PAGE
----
We invested approximately $2 billion to build four new, modern, private cloud-based, highly reliable and efficient data centers in the United States (we have 32 data centers globally). To date, about 50% of our applications run a large part of their processing in the public or private cloud. Approximately 70% of our data is now running in the public or private cloud. By the end of 2024, we aim to have 70% of applications and 75% of data moved to the public or private cloud. The new data centers are around 30% more efficient than our existing legacy data centers. Going to the public cloud can provide 30% additional efficiency if done correctly (efficiency improves when your data and applications have been modified, or “refactored,” to enable new cloud services). We have been constantly updating most of our global data centers, and by the end of this year, we can start closing some that are larger, older and less efficient.


The purchase of First Republic Bank was not something that we would have done just for ourselves. But the regulators relied on us to step forward (we worked hand in hand with the Federal Reserve, the Federal Deposit Insurance Corporation (FDIC) and the U.S. Treasury), and the purchase of First Republic helped stabilize and strengthen the U.S. financial system in a time of crisis.

The acquisition of a major company entails a lot of complexity. People tend to focus on the financial and economic outcomes, which is a reasonable thing to do. And in the case of First Republic, the numbers look rather good. We recorded an accounting gain of $3 billion on the purchase, and we told the world we expected to add more than $500 million to earnings annually, which we now believe will be closer to $2 billion. However, these results mask some of the true costs. First, approximately one-third of the incremental earning was simply deploying excess capital and liquidity, which doesn’t require purchasing a $300 billion bank — we simply could have bought $300 billion of assets. Second, as soon as the deal was announced, approximately 7,600 of our employees went from working on tasks that would benefit the future of JPMorgan Chase to working on the merger integration. Overall, the integration involves effectively combining more than 165 systems (e.g., statement, deposit, accounting and human resources) and consolidating policies, risk reporting, and other various rules and procedures. We hope to have most of the integration done by the middle of 2024.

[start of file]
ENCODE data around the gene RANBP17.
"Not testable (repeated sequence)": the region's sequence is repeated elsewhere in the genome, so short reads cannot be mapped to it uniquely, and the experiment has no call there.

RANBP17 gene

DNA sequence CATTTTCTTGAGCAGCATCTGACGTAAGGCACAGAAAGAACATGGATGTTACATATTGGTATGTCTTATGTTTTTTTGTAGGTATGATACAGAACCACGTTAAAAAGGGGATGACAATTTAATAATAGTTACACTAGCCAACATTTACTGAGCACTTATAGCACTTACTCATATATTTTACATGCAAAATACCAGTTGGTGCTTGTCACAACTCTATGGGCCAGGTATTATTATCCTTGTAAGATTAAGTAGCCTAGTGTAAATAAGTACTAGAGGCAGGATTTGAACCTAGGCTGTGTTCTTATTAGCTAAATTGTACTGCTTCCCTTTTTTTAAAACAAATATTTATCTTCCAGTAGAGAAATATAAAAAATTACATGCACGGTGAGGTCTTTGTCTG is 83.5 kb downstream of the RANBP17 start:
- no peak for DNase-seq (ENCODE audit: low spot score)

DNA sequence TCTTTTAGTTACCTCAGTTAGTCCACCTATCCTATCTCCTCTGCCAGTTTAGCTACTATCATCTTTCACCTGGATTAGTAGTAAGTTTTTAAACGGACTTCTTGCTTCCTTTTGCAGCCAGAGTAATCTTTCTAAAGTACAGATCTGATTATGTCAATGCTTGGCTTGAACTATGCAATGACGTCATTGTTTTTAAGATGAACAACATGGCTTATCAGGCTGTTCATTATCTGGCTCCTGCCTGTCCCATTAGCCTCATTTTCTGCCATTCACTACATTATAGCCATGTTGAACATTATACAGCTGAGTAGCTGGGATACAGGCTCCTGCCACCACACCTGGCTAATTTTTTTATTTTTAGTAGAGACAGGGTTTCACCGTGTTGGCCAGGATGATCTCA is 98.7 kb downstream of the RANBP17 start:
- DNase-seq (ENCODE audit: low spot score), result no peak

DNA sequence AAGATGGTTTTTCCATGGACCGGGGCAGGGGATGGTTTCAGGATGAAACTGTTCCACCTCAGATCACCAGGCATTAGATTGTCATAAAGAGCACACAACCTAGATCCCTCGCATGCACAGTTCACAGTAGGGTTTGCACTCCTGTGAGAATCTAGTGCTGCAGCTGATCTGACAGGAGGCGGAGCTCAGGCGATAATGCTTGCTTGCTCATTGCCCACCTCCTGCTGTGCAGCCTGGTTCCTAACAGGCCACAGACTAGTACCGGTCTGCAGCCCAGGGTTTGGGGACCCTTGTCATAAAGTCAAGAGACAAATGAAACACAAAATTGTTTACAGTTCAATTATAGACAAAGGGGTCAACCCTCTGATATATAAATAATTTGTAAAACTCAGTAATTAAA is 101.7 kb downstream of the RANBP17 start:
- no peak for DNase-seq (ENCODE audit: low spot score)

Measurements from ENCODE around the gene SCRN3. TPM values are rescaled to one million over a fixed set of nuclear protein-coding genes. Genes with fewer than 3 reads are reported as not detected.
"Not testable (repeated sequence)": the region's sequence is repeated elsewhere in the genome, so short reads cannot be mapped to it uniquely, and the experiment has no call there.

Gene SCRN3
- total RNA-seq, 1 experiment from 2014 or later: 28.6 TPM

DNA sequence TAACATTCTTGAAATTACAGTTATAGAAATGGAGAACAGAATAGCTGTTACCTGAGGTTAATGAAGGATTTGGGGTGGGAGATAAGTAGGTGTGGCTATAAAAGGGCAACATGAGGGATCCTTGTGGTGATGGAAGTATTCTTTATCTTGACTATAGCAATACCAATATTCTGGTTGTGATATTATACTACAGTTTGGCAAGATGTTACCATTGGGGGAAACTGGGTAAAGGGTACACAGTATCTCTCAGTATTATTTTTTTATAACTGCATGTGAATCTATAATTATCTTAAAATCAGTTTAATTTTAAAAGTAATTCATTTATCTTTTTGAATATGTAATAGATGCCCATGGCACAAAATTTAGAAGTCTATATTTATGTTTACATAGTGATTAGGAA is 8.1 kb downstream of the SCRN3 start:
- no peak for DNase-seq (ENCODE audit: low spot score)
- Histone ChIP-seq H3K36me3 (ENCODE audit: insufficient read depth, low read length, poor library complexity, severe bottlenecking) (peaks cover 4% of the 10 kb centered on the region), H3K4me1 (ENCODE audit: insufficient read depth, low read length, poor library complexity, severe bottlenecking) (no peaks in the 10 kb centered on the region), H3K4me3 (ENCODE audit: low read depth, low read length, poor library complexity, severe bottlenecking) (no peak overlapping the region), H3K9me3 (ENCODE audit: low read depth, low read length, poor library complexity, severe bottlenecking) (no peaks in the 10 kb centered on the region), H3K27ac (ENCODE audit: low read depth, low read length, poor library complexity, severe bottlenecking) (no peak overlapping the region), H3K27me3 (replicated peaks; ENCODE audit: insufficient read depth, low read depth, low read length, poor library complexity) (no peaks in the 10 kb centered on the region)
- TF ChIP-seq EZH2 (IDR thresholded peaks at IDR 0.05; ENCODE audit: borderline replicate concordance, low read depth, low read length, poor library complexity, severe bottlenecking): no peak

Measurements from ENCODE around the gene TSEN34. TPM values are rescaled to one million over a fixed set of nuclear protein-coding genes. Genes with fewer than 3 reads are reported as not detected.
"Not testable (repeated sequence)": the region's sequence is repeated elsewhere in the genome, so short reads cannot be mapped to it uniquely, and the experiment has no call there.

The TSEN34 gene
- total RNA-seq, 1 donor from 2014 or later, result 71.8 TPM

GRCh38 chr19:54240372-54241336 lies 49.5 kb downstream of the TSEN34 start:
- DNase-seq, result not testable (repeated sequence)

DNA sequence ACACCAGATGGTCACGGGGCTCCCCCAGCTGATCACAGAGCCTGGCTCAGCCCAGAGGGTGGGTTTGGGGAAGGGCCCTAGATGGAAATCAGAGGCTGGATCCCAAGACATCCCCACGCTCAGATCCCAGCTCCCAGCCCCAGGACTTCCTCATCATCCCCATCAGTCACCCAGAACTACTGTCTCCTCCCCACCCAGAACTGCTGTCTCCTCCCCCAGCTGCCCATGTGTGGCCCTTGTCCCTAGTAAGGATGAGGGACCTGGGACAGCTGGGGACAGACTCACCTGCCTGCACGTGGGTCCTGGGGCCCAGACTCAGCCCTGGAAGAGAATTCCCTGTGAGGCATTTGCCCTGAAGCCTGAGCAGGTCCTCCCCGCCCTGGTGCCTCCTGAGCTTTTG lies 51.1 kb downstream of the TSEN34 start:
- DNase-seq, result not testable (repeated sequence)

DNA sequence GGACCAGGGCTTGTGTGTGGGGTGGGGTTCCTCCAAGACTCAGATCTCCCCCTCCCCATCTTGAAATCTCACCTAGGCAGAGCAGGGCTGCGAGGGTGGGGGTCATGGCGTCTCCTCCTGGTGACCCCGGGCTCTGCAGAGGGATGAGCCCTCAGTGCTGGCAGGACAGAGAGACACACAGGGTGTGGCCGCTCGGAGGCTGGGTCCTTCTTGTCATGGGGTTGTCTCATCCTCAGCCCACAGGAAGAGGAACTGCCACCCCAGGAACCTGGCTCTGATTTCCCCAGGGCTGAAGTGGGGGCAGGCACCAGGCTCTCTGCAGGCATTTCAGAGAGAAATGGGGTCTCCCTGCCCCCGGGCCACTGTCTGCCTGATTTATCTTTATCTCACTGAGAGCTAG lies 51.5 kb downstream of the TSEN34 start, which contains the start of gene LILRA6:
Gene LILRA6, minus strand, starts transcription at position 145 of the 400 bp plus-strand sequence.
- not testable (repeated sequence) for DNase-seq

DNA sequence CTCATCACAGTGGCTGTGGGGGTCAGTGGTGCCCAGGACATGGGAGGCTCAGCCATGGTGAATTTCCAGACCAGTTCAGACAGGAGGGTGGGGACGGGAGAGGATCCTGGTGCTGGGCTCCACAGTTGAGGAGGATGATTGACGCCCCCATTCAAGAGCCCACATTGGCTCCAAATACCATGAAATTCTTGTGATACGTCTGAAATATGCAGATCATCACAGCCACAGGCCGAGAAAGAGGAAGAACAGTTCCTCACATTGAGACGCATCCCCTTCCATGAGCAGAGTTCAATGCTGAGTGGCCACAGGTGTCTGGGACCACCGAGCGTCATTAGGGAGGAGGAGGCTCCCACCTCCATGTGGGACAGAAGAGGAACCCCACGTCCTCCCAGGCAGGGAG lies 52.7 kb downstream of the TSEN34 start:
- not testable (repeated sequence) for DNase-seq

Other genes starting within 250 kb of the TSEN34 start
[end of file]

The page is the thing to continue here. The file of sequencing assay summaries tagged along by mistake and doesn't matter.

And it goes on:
Fortunately, we were very familiar and comfortable with all of the assets we were acquiring from First Republic. What we didn’t take on was First Republic’s excessive interest rate exposure — one of the reasons it failed — which we effectively hedged within days of the acquisition.

Our people did a great job of respectfully managing this transition, knowing that circumstances were particularly tough for our new colleagues, whom we tried to welcome with open arms. We did everything we could to redeploy individuals whose jobs were lost because of the merger (we directly hired over 5,000 people). Our approach has always been to go into an acquisition knowing we can learn things from other teams, and in this case, we did: First Republic had done an outstanding job serving high-net-worth clients and venture capitalists, and we are developing what is effectively a new business for us following First Republic’s servicing model. We will serve these high-net-worth clients through a single point of contact, supported by a concierge service model, across our distribution channels — including more than 20 new JPMorgan Chase branded branches.


In the policy section, we talk about how we may be entering one of the most treacherous geopolitical eras since World War II. And I have written in the past about high levels of debt, fiscal stimulus, ongoing deficit spending and the unknown effects of quantitative tightening (which I am more worried about than most) so I won’t repeat those views here. However, the impacts of these geopolitical and economic forces are large and somewhat unprecedented; they may not be fully understood until they have completely played out over multiple years. In any case, JPMorgan Chase must be prepared for the various potential impacts and outcomes on our company and our people.

We remain wary of economic prognosticating.

While all companies essentially budget on a base case forecast, we are very careful not to run our business that way. Instead, we look at a range of potential outcomes for which we need to be prepared. Geopolitical and economic forces have an unpredictable timetable — they may unfold over months, or years, and are nearly impossible to put into a one-year forecast. They also have an unpredictable interplay: For example, the geopolitical situation may end up having virtually no effect on the world’s economy or it could potentially be its determinative factor.

We have ongoing concerns about persistent inflationary pressures and consider a wide range of outcomes to manage interest rate exposure and other business risks.